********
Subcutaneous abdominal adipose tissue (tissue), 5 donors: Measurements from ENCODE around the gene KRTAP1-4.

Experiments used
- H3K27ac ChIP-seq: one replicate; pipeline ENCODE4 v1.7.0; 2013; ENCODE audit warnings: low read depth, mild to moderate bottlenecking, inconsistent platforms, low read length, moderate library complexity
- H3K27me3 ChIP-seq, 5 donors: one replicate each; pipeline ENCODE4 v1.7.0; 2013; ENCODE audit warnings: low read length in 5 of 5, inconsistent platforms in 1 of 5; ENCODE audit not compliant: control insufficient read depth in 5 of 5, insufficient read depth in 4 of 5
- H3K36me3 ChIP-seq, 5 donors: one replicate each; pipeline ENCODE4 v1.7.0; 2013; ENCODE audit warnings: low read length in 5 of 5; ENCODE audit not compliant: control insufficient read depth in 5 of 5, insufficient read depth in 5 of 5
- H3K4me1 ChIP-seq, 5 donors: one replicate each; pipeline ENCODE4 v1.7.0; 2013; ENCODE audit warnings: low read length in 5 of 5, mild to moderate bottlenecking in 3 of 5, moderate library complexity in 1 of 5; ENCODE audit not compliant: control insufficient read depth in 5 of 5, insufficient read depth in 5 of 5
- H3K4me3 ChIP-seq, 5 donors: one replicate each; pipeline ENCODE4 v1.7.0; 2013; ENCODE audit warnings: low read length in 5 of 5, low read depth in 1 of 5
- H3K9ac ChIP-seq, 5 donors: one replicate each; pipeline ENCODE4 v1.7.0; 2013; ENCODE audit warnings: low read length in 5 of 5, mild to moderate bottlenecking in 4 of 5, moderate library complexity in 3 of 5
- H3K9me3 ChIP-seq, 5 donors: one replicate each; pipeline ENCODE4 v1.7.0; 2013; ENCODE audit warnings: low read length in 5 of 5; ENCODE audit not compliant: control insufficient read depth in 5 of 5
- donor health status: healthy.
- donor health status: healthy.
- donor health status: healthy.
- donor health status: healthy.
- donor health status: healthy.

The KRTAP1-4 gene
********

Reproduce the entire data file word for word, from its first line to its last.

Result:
Subcutaneous abdominal adipose tissue (tissue), 5 donors: Measurements from ENCODE around the gene KRTAP1-4.

Experiments used
- H3K27ac ChIP-seq: one replicate; pipeline ENCODE4 v1.7.0; 2013; ENCODE audit warnings: low read depth, mild to moderate bottlenecking, inconsistent platforms, low read length, moderate library complexity
- H3K27me3 ChIP-seq, 5 donors: one replicate each; pipeline ENCODE4 v1.7.0; 2013; ENCODE audit warnings: low read length in 5 of 5, inconsistent platforms in 1 of 5; ENCODE audit not compliant: control insufficient read depth in 5 of 5, insufficient read depth in 4 of 5
- H3K36me3 ChIP-seq, 5 donors: one replicate each; pipeline ENCODE4 v1.7.0; 2013; ENCODE audit warnings: low read length in 5 of 5; ENCODE audit not compliant: control insufficient read depth in 5 of 5, insufficient read depth in 5 of 5
- H3K4me1 ChIP-seq, 5 donors: one replicate each; pipeline ENCODE4 v1.7.0; 2013; ENCODE audit warnings: low read length in 5 of 5, mild to moderate bottlenecking in 3 of 5, moderate library complexity in 1 of 5; ENCODE audit not compliant: control insufficient read depth in 5 of 5, insufficient read depth in 5 of 5
- H3K4me3 ChIP-seq, 5 donors: one replicate each; pipeline ENCODE4 v1.7.0; 2013; ENCODE audit warnings: low read length in 5 of 5, low read depth in 1 of 5
- H3K9ac ChIP-seq, 5 donors: one replicate each; pipeline ENCODE4 v1.7.0; 2013; ENCODE audit warnings: low read length in 5 of 5, mild to moderate bottlenecking in 4 of 5, moderate library complexity in 3 of 5
- H3K9me3 ChIP-seq, 5 donors: one replicate each; pipeline ENCODE4 v1.7.0; 2013; ENCODE audit warnings: low read length in 5 of 5; ENCODE audit not compliant: control insufficient read depth in 5 of 5
- donor health status: healthy.
- donor health status: healthy.
- donor health status: healthy.
- donor health status: healthy.
- donor health status: healthy.

The KRTAP1-4 gene